Skip to comments.Cops: Stolen horses sported vet paint
Posted on 03/04/2003 1:16:38 PM PST by Cagey
Tuesday, March 4, 2003
By Carrie Wolfe
Cathy Crighton, 44, of Palos Park, was charged Saturday in Wellington, Fla., with two counts of grand theft and one count of dealing in stolen property, Palm Beach County authorities said. She was being held Monday at Palm Beach County Jail on $5,000 bail.
Crighton allegedly stole one of the horses, Keller, in October from an unlocked stable at Top Brass Horse Farm in unincorporated Palos Township.
Keller, a Swedish Warmblood, was found at a stable in Wellington, about 13 miles west of West Palm Beach, authorities said.
A Florida resident reportedly bought Keller from Crighton for $15,000. The horse was valued at $50,000.
Palm Beach County deputies arrested Crighton Saturday at another Wellington stable where they found San Diego, a dark gray gelding who had disappeared from a local paddock Jan. 22. His white legs and the white stripe on his face had been spray-painted with black Rustoleum paint.
Someone apparently saw Crighton spraying a horse and contacted authorities.
The paint caused blisters near the horse's nose and he could be permanently scarred, deputies said.
The horse reportedly was worth $100,000.
Scooby Doo, a 3-year-old Dutch Warmblood stolen Sept. 21 from Bordon Farms in Wilmington, was found in a stall next to San Diego. The horse also had paint on his legs and feet.
Crighton's veterinarian license, which she received in Illinois in 1996, expired Jan. 31, and she should not have been practicing, said Jeff Irwin, a technical assistant for the Illinois Department of Professional Regulations.
To renew her license, Crighton would have had to complete 20 hours of courses, Irwin said.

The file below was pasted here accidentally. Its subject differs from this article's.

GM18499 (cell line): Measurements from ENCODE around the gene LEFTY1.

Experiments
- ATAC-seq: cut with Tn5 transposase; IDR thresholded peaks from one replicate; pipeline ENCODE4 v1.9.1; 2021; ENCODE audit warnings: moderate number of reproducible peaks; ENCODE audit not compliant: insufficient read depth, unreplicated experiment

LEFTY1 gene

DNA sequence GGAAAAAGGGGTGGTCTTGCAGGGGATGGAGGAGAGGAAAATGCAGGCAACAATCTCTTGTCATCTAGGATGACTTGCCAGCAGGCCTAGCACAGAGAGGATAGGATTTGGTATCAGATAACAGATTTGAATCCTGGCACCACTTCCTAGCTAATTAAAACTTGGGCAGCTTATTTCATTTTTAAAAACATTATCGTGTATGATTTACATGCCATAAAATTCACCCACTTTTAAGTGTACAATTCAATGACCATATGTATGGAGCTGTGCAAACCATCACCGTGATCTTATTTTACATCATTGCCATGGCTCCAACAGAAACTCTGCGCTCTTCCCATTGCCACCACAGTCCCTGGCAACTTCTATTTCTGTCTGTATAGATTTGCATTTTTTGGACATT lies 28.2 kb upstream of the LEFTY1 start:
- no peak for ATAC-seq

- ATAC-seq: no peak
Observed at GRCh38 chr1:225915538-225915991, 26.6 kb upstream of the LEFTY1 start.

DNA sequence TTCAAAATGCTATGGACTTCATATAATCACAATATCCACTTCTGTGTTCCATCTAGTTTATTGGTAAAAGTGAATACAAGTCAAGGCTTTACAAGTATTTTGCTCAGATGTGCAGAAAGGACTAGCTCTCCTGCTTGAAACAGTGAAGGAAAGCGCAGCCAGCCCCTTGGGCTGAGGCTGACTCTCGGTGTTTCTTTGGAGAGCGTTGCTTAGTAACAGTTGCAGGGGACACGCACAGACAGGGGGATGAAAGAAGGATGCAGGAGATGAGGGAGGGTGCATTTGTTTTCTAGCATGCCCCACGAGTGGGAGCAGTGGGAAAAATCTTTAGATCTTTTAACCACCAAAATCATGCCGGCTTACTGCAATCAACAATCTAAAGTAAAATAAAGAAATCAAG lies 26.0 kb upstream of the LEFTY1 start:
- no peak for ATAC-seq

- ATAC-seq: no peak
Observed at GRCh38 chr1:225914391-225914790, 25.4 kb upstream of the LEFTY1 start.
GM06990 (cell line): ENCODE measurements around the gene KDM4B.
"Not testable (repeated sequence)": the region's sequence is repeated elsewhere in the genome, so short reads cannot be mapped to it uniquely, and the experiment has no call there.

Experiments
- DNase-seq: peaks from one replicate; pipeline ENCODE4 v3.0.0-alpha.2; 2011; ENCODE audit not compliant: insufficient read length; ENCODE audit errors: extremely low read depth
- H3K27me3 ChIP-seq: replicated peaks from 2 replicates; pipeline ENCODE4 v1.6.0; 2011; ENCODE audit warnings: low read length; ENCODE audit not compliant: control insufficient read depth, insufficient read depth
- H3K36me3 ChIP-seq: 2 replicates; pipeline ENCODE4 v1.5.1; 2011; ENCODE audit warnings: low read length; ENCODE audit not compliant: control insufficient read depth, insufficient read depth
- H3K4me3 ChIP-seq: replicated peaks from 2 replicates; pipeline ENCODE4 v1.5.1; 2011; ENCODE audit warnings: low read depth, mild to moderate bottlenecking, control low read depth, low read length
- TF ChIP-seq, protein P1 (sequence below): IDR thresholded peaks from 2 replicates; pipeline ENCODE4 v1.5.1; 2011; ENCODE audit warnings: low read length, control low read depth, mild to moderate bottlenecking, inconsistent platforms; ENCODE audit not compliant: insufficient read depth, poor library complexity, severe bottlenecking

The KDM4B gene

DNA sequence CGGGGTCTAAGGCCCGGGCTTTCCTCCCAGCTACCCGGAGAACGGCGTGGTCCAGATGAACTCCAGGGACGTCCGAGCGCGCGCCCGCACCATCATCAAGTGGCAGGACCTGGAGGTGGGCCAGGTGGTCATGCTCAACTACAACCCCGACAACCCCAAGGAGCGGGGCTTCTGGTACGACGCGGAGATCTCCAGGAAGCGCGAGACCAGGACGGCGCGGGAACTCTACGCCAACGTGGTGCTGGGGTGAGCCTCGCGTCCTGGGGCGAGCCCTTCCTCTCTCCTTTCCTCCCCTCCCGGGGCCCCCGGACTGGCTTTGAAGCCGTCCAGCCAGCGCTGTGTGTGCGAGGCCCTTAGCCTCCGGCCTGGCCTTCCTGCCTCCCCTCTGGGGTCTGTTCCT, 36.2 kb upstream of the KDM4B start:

Kathy Fitzpatrick, owner of Fitzjoy Farm in Palos Park, said she worked with Crighton occasionally for about a year, and Crighton provided in-house vet services for horses at Fitzjoy.
Crighton had been argumentative with some of the boarders at Fitzjoy and seemed unhappy, Fitzpatrick said.
But Fitzpatrick was surprised by the charges.
"It didn't seem like she needed the money," she said. "It didn't seem like she needed the notoriety.
"I can't imagine she thought she'd get away with something like that," Fitzpatrick said. "No one could look at a horse and not know that it was painted."
Lea Ann Koch, president of the Illinois Quarter Horse Association, was alarmed by the news.
"It's astonishing to me that somebody would do that; plus (she's) a veterinarian," Koch said. "I have never really heard of anyone going into somebody's barn and taking a horse.
"I guess I've never seen someone gutsy enough, or stupid (enough) whatever you want to call it."
Allen Hoger, owner of Top Brass Horse Farm, said Crighton was contracted by some boarders who rent space at the stables.
No one answered the door Monday at Crighton's home, 11099 McCarthy Road. Her driveways were blocked with chains.
She is scheduled to appear in court March 31, Palm Beach County authorities said.
Keller and Scooby Doo reportedly are being shipped home this week.
Hoger said he was happy Keller's owner, Jolene Novak-Racevicius of New Lenox, would be reunited with her horse.
Novak-Racevicius couldn't be reached for comment Monday, but trainers and horse owners at Top Brass said Novak-Racevicius was happy her horse was found. They said she recently returned from a trip to Germany to buy a new horse.
Good find, and it's very interesting how this story has put her back in the light of that unsolved murder in Illinois.
Shake hands with my minky. <|:)~ Just don't paint it.
I would have to disagree from a very, very technical standpoint. Both have studbooks and although provisional registration is still available the Class I mares and Approved stallions are pretty much a closed set now. Both breeds are newer than say the Trakehner (which have been branded for years) or Hannoverian (which now requires six generations and the brand) but you can pick 'em out of a lineup.
I heard from my trainer that the Swedish studbook is going to be closed in the near future. She is very gung-ho about Hannoverians and Trakehners as 3-day event horses. (I am a T'bred person myself.)
This "vet" or "ex-vet" is clearly unhinged. Any old racetrack hot walker or any gypsy for that matter could tell you how to change the markings on a horse. Or "doctor" the teeth for that matter. And Rustoleum isn't how.